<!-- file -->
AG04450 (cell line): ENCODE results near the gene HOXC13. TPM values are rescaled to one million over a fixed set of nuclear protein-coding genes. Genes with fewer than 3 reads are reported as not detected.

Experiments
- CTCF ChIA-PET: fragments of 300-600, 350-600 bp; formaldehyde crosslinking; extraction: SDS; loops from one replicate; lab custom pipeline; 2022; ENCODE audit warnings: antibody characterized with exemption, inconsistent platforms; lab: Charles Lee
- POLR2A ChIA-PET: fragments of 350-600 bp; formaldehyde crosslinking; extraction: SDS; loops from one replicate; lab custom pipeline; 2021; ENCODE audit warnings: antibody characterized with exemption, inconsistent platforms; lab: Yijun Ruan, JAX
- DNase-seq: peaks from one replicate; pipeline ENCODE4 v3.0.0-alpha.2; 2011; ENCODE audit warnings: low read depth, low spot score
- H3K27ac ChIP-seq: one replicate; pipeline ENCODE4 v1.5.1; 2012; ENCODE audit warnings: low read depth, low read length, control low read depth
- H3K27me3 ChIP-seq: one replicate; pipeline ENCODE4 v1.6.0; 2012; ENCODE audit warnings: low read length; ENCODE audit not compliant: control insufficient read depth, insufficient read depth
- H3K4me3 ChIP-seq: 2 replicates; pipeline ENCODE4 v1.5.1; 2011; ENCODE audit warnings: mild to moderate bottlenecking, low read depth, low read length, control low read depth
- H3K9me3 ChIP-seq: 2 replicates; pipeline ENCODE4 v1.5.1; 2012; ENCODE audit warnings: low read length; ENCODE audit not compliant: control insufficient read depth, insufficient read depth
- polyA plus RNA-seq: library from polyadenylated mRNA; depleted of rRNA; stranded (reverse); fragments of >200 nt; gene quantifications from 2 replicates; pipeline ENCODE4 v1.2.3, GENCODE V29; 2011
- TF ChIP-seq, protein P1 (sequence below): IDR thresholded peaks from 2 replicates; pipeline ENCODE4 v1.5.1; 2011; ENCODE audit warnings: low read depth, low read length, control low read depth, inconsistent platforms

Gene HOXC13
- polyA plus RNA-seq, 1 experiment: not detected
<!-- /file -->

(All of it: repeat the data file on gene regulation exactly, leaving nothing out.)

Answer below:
AG04450 (cell line): ENCODE results near the gene HOXC13. TPM values are rescaled to one million over a fixed set of nuclear protein-coding genes. Genes with fewer than 3 reads are reported as not detected.

Experiments
- CTCF ChIA-PET: fragments of 300-600, 350-600 bp; formaldehyde crosslinking; extraction: SDS; loops from one replicate; lab custom pipeline; 2022; ENCODE audit warnings: antibody characterized with exemption, inconsistent platforms; lab: Charles Lee
- POLR2A ChIA-PET: fragments of 350-600 bp; formaldehyde crosslinking; extraction: SDS; loops from one replicate; lab custom pipeline; 2021; ENCODE audit warnings: antibody characterized with exemption, inconsistent platforms; lab: Yijun Ruan, JAX
- DNase-seq: peaks from one replicate; pipeline ENCODE4 v3.0.0-alpha.2; 2011; ENCODE audit warnings: low read depth, low spot score
- H3K27ac ChIP-seq: one replicate; pipeline ENCODE4 v1.5.1; 2012; ENCODE audit warnings: low read depth, low read length, control low read depth
- H3K27me3 ChIP-seq: one replicate; pipeline ENCODE4 v1.6.0; 2012; ENCODE audit warnings: low read length; ENCODE audit not compliant: control insufficient read depth, insufficient read depth
- H3K4me3 ChIP-seq: 2 replicates; pipeline ENCODE4 v1.5.1; 2011; ENCODE audit warnings: mild to moderate bottlenecking, low read depth, low read length, control low read depth
- H3K9me3 ChIP-seq: 2 replicates; pipeline ENCODE4 v1.5.1; 2012; ENCODE audit warnings: low read length; ENCODE audit not compliant: control insufficient read depth, insufficient read depth
- polyA plus RNA-seq: library from polyadenylated mRNA; depleted of rRNA; stranded (reverse); fragments of >200 nt; gene quantifications from 2 replicates; pipeline ENCODE4 v1.2.3, GENCODE V29; 2011
- TF ChIP-seq, protein P1 (sequence below): IDR thresholded peaks from 2 replicates; pipeline ENCODE4 v1.5.1; 2011; ENCODE audit warnings: low read depth, low read length, control low read depth, inconsistent platforms

Gene HOXC13
- polyA plus RNA-seq, 1 experiment: not detected